Tel Aviv now has a memorial to the thousands of people who were persecuted by the Nazis for their sexual orientation – Jews and non-Jews both, reports haaretz.com.
“It’s important that people in Israel know that the Nazis persecuted others as well, not because they were Jews, but because they were gay,” Lev Eran Lev, an activist in the gay community, told haaretz.com.
The memorial consists of three triangles – the symbol of the gay community. One is concrete, and on it appears a explanation of the persecution of homosexuals during the Holocaust.
The second, which is painted on a concrete triangle, is an upside-down triangle painted pink, of the type the Nazis forced homosexuals to wear.
The third triangle faces the other two and consists of three pink benches.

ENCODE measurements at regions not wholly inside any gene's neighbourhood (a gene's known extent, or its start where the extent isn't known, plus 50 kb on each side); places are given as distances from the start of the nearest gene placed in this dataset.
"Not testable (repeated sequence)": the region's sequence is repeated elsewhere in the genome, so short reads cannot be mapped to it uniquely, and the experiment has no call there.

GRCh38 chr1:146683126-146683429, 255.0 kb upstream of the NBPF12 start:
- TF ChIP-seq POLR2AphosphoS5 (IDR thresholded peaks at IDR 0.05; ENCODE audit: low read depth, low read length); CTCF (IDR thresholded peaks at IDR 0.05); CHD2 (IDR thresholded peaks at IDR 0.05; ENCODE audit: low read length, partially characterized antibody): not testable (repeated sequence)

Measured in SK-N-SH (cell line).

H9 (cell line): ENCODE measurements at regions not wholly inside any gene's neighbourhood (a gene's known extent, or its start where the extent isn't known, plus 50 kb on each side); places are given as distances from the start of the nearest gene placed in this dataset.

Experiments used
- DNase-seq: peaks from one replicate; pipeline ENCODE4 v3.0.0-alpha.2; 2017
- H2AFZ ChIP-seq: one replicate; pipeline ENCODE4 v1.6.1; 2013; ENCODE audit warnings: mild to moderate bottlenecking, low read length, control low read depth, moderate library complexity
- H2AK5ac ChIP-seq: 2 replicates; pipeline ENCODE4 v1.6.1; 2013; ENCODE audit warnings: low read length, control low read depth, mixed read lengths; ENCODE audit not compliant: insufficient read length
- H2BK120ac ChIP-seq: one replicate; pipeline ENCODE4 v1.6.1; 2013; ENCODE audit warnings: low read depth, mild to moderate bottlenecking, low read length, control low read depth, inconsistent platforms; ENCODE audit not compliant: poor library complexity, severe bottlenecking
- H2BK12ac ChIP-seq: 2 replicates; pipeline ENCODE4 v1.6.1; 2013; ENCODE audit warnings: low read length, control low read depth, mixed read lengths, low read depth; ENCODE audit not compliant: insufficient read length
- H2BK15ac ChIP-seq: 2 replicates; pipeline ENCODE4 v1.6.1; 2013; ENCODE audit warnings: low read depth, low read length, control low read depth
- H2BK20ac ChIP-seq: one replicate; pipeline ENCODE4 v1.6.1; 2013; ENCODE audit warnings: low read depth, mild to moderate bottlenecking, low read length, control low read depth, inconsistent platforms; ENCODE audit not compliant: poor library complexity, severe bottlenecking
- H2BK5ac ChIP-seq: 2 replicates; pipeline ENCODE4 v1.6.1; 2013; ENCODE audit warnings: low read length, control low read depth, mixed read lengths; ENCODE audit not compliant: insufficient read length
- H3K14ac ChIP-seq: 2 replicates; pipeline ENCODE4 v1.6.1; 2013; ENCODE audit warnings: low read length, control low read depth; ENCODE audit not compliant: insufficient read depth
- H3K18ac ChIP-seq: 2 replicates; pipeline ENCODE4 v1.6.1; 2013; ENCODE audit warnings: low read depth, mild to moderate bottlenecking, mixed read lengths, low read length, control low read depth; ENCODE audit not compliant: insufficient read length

On each of them a sentence is written in Hebrew, English and German: “In memory of those persecuted by the Nazi regime for their sexual orientation and gender identity.”
The memorial’s main text was written by Hebrew University Prof. Moshe Zimmermann, the project’s historical adviser.
The inscription states that special steps were taken against gay people and that “according to Nazi ideology, homosexuality was considered harmful to ‘public health.’
The Gestapo had a special unit to fight homosexuals and the ‘Center for the Fighting of Homosexuality and Abortions’ kept a secret file on about 100,000 homosexuals.”
The memorial states that gay people were sent to concentration camps and made to wear a patch featuring a pink triangle.
It is difficult to know the precise number of victims the Nazis persecuted for their sexual orientation. Zimmermann notes that the text on the memorial states that 15,000 such people were sent to the camps and more than half were murdered.
He adds that medical experiments were carried out at Buchenwald concentration camp to “cure homosexuality.”